Much of the conversation was of a highly personal nature and Gena asked me not to release all the details. It contained not only information about Gena's childhood and Helen's work as a medium but also about her family today. It was difficult to follow carefully all the conversation because of the use of unfamiliar Scottish slang and because they spoke about people and events of which I, and the rest of the sitters, had no knowledge. For example, at one point Helen said she had thrown all the illnesses she had suffered from during her physical life in the 'midden'. Gena explained afterwards that this was Scottish slang for a rubbish tip. Helen also used the term 'poke' saying Gena could take her rose home in a poke. Gena explained afterwards that a poke is a paper cone. Helen also told Gena to take the rose home to her husband, George. This puzzled the rest of us until Gena explained her husband had "green fingers" and would know how to make a rose bush from the one bud.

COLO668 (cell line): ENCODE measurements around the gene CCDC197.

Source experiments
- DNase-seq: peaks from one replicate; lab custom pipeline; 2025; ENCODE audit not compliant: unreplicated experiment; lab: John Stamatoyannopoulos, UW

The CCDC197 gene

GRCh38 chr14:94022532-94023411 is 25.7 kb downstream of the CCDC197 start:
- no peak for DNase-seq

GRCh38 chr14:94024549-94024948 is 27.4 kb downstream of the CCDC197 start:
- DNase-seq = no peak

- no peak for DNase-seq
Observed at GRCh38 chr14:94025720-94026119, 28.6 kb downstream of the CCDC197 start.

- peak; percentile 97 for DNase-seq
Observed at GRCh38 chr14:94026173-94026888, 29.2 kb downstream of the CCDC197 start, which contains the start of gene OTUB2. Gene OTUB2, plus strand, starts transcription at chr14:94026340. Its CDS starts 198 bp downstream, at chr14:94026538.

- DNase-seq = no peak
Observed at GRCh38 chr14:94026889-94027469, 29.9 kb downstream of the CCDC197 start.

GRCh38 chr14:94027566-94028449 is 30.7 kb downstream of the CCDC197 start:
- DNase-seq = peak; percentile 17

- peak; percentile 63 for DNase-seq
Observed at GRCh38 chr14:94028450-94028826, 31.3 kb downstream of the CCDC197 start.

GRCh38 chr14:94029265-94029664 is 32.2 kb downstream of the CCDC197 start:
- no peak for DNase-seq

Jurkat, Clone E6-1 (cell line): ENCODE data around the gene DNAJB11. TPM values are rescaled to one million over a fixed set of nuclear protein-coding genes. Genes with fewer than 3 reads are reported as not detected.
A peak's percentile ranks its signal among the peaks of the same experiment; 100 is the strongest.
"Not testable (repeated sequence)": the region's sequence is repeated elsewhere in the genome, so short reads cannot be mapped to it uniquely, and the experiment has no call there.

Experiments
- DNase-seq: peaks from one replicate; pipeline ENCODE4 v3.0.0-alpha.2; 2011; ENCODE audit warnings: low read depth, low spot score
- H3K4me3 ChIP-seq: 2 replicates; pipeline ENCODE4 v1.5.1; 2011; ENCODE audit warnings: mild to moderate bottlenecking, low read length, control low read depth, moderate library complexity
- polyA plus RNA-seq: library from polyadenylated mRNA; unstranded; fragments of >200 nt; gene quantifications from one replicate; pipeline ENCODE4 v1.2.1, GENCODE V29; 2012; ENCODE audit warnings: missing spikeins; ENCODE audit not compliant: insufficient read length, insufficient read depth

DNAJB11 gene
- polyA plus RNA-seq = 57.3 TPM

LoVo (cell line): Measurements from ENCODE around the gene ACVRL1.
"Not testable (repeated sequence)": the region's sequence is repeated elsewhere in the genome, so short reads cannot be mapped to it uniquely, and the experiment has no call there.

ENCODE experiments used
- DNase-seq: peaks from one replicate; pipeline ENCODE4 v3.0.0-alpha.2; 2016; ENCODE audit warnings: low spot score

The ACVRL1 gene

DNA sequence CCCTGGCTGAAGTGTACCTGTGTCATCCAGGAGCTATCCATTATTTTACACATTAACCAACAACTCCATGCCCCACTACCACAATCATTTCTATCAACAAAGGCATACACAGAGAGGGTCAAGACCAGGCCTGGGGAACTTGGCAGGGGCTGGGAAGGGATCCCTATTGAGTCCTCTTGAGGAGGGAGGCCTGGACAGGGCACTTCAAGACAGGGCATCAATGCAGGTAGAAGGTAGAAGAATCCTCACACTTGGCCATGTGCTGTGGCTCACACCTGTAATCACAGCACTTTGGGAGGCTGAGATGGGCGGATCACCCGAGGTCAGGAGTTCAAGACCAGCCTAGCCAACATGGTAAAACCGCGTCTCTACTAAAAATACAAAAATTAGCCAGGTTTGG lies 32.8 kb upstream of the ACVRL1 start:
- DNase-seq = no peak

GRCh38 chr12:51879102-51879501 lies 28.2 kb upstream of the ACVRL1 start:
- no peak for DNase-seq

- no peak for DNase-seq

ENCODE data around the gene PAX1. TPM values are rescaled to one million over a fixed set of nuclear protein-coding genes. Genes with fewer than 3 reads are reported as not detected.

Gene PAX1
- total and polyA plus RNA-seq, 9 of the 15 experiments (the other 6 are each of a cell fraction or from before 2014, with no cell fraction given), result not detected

Gena, a Spiritualist, cried during the sťance but she could scarcely be called an over emotional person. I was quite convinced she would not be afraid to denounce the voice if it was not her mother. But to make sure I rang Gena three days after the sťance and she reiterated there was no doubt it was her mother. There were no 'difficult' moments during the test sťance and the conversation flowed freely and easily.